4. New methods have been developed for testing the age of gold - mainly for high-end coin collections. They're expensive and not always completely reliable, but if one is buying items in bulk from a single source it could easily be worthwhile.

5. Provenance. Most of the time this is the best assurance we can get. If you trust the dealer you bought the beads from, good for you. But do be careful; there are many horror stories (see 9). The elephant/chank-shell/ox bead was collected more than thirty-five years ago from the Halin area, well before the present fashion, and I have documentary evidence to prove it. That's what I call provenance. Similarly, because Jan (mosquitobay) is such an experienced collector and dealer with one of the best collections of ancient beads in the world, he must have built up a network of trusted and trustworthy suppliers. That's good provenance for the bead he showed.

6. Age. It's very interesting what you say about some of the beads being Tircul and some later from the Bagan period. Which ones? It would be really useful to have more information about this.

7. Have you tested the gold content of the beads? It occurs to me that if they are like the gold coins from Sriksetra and other Southeast asian sites the gold content is likely to vary according to date, earlier being higher. Again, it would be really interesting to know more about this.

8. Hendrik's image. Sorry, Hendrik, but it looks very good to me too!

9. Horror stories. Buying in bulk from a single dealer is very tempting; it's an instant collection. But it can be quite risky. For quite a long time, I've been a consultant on Southeast Asian artefacts to a number of different museums and institutional collections, and I sometimes get asked to assess private collections too. Here are a couple of the saddest stories I've come across:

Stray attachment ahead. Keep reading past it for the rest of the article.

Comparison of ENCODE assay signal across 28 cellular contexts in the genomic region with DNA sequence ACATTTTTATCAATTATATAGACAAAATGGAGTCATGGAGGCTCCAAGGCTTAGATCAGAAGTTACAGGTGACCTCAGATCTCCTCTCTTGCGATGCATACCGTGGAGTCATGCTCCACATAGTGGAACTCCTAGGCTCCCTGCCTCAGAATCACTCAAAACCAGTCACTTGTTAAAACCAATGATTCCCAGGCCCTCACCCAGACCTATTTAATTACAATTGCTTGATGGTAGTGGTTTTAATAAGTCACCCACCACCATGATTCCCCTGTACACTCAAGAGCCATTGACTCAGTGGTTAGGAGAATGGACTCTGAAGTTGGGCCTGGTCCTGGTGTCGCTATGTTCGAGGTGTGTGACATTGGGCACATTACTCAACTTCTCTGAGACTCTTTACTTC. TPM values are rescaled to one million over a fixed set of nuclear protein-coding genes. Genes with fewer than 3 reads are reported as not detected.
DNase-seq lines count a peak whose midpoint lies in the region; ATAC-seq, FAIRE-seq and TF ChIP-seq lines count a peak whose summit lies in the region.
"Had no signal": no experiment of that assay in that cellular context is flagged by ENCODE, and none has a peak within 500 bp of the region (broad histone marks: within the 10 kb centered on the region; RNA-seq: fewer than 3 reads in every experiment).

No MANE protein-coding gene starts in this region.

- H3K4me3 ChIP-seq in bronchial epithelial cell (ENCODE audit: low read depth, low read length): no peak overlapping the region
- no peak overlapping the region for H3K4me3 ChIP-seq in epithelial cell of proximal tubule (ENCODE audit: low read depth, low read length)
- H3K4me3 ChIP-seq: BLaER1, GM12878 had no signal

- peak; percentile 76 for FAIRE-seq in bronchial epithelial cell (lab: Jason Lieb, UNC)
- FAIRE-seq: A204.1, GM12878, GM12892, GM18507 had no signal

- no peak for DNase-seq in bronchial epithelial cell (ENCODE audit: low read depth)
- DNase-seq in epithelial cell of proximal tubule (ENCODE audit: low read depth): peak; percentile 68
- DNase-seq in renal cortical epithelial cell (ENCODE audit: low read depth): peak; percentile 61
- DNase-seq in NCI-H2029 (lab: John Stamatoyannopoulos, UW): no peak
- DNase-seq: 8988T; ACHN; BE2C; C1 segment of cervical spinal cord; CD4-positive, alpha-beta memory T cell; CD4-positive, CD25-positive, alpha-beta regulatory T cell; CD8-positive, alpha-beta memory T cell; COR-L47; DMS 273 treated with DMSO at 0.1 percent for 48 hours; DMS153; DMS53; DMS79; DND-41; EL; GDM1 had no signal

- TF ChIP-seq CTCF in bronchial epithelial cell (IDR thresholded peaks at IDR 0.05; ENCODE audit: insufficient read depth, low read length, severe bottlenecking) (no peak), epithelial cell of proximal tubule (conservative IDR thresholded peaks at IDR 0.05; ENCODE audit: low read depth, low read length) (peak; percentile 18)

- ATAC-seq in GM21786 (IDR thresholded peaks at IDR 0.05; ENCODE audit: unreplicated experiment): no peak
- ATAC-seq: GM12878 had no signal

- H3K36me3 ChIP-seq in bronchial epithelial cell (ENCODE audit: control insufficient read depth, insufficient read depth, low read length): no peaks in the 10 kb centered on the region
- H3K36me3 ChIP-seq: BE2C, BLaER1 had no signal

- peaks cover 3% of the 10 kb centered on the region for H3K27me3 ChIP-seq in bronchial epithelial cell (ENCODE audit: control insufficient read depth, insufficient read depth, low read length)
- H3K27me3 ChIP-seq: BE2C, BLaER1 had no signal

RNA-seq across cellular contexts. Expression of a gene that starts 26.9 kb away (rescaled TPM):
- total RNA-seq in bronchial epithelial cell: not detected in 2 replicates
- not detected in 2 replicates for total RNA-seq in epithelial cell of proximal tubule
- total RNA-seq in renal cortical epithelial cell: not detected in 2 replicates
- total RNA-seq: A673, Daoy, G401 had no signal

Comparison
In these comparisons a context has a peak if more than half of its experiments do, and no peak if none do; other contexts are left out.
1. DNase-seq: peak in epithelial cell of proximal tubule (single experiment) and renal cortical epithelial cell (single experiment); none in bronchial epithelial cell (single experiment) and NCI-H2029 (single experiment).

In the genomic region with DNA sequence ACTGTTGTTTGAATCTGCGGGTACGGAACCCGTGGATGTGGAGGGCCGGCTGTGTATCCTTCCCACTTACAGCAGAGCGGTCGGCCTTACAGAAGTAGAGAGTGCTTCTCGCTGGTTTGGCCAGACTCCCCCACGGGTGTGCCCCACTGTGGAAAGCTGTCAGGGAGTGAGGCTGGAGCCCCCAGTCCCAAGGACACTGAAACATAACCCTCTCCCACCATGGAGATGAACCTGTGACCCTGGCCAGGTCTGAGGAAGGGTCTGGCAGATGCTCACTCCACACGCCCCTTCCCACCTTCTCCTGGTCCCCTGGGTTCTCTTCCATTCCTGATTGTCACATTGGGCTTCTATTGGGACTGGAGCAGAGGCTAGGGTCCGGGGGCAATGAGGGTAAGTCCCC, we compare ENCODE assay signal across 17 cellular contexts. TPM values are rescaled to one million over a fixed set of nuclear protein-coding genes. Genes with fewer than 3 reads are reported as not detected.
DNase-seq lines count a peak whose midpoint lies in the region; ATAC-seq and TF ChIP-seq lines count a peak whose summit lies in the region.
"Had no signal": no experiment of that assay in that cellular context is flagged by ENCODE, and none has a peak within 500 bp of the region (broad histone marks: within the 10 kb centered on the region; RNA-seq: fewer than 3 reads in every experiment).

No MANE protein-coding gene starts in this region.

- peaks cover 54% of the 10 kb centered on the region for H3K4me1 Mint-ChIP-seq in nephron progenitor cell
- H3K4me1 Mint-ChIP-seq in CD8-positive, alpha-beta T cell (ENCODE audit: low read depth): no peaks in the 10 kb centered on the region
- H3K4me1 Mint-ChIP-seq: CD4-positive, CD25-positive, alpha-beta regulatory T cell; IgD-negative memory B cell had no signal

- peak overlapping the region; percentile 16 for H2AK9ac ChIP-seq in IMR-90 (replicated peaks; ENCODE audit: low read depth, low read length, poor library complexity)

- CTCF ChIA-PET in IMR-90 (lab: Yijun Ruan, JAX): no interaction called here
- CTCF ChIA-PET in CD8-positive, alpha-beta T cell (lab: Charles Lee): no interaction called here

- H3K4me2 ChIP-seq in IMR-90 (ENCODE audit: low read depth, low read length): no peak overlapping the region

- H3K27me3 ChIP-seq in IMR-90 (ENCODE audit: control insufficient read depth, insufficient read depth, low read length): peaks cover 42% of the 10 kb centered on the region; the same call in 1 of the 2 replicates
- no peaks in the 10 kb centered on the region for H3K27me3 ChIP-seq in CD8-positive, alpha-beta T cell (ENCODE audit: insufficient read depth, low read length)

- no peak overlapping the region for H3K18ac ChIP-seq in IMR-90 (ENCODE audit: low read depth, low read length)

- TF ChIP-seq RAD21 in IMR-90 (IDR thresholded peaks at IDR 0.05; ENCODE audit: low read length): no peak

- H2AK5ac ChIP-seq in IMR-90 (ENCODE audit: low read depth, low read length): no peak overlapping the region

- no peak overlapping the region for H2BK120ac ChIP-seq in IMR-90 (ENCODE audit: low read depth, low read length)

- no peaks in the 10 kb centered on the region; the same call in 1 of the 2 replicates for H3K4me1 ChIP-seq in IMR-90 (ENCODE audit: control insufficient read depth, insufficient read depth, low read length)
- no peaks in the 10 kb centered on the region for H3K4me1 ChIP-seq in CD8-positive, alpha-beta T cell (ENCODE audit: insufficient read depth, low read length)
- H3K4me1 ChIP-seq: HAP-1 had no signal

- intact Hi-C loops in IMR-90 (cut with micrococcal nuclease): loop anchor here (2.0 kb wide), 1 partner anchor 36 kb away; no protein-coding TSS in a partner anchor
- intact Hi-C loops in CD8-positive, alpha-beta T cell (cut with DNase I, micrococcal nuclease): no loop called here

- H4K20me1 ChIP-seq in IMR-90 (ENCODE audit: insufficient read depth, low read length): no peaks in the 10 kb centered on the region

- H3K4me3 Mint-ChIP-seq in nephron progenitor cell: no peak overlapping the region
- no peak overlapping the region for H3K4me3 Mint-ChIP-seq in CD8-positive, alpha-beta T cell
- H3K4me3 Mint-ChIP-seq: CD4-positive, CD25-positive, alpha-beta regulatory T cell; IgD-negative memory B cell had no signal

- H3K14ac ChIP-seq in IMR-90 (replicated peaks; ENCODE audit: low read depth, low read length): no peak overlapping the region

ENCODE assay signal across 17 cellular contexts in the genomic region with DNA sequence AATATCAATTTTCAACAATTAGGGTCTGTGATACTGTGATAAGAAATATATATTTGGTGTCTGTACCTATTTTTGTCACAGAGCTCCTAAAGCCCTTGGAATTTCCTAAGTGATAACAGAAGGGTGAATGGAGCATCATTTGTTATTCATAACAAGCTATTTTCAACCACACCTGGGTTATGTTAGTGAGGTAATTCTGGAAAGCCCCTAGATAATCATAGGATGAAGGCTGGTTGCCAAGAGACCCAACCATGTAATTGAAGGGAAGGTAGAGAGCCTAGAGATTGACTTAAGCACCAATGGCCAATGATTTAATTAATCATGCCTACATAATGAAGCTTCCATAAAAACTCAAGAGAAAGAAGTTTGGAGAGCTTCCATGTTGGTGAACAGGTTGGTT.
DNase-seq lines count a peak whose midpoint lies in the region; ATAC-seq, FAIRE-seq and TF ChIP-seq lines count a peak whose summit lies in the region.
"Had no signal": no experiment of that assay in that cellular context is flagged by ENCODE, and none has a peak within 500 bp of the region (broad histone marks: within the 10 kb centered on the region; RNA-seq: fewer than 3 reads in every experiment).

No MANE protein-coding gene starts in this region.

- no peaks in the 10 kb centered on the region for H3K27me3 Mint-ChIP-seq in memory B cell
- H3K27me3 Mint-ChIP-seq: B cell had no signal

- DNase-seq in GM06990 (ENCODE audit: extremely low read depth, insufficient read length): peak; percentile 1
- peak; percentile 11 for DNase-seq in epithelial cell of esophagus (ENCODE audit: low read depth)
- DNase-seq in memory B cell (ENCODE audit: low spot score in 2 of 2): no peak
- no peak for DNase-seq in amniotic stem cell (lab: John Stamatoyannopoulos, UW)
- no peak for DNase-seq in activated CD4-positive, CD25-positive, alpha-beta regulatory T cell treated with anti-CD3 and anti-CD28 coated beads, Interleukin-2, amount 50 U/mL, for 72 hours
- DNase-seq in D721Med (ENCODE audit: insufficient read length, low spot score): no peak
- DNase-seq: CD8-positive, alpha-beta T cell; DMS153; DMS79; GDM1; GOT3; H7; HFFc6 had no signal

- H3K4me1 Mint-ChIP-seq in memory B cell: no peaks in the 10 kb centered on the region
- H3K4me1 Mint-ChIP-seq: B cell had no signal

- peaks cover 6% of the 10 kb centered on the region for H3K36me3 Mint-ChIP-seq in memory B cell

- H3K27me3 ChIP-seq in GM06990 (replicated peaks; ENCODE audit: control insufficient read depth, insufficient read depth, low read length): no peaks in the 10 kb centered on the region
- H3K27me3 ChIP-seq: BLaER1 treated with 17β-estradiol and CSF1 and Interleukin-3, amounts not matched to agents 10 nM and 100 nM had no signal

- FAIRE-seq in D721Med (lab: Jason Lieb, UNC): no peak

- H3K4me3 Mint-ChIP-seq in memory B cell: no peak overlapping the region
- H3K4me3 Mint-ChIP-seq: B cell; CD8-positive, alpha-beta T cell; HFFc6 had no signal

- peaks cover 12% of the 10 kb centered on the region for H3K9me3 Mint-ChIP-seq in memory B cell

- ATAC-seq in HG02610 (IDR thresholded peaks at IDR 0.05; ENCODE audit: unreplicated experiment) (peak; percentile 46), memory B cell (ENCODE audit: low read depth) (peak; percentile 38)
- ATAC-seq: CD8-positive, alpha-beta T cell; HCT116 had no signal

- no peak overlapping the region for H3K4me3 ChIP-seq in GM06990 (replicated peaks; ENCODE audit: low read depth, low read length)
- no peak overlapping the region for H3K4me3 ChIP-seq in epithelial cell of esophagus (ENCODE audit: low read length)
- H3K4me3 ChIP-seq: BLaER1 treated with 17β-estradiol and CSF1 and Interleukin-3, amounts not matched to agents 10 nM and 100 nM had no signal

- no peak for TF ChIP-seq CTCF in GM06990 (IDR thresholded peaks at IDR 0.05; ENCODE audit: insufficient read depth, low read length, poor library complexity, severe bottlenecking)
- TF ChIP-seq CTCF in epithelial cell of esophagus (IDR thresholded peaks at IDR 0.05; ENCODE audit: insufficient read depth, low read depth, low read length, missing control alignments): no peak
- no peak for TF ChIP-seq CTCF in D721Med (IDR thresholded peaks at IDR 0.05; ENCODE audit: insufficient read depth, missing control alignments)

- a few years back, I was asked to look at a collection of Vietnamese ceramics assembled by a Vietnamese-American collector. They supposedly came from a shipwreck in Indonesian waters. Several hundred pieces; pictures of individual items prior to cleaning; over $100, 000; an instant heritage. But more than 90% were fake. About half had been bought in Singapore. Then the buyer decided to by-pass the Singapore dealer and went to the source in Indonesia. He thought he was being clever, saved 50%, and ended up throwing even more money down the drain. At first, when I pointed out to him the signs that ought to have been obvious, he wanted to kill me; then he wanted to kill the dealer! Now and again some of the fakes appear on eBay, so somebody is going to get cheated all over again.

- just last year, I was asked to examine a European collection of early Vietnamese bronzes from the Dong Son period (1st millennium BCE). At first the collector had acquired pieces gradually, and most of these were authentic, but then he had connected with a dealer in Bangkok who had sources in Vietnam. He checked out the story and I guess it seemed credible, so he bought close to a hundred objects for a large amount of money, and they really were beautiful. But as I looked at them the doubts grew in my mind for stylistic reasons and so we had several of them tested by a laboratory in Brussels. The composition of the bronze was all wrong; they were all recent fakes. I happen to know the dealer in Bangkok (River City and the Oriental, not Chatuchak), and I don't believe he is a crook. He made a mistake, a big mistake, and the collector paid for it.

Over the years, there have been contributors to this forum who have done the same kind of thing. To my mind, it's better to vary one's sources so that one can keep on comparing. Everyone who collects buys fakes at one time or another; one has to find the best way to learn in the process.

Sorry to go on so long. For anyone who gets to the end, the pics are of another Tircul gold bead, also from near Halin and collected more than 35 years ago. It seems to be in the shape of some kind of bug; on top it looks like a cicada but not on the underside.

Cheers,

Will

Tircul161a.jpg (147.0 KB)  Tircul161b.jpg (159.1 KB)  


Modified by will at Wed, Jan 30, 2013, 10:59:19

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Depletion gilding
Re: Re: tircul gold + name the bug! -- will Post Reply Edit Forum Where am I?
Posted by: beadiste Post Reply
01/30/2013, 11:12:41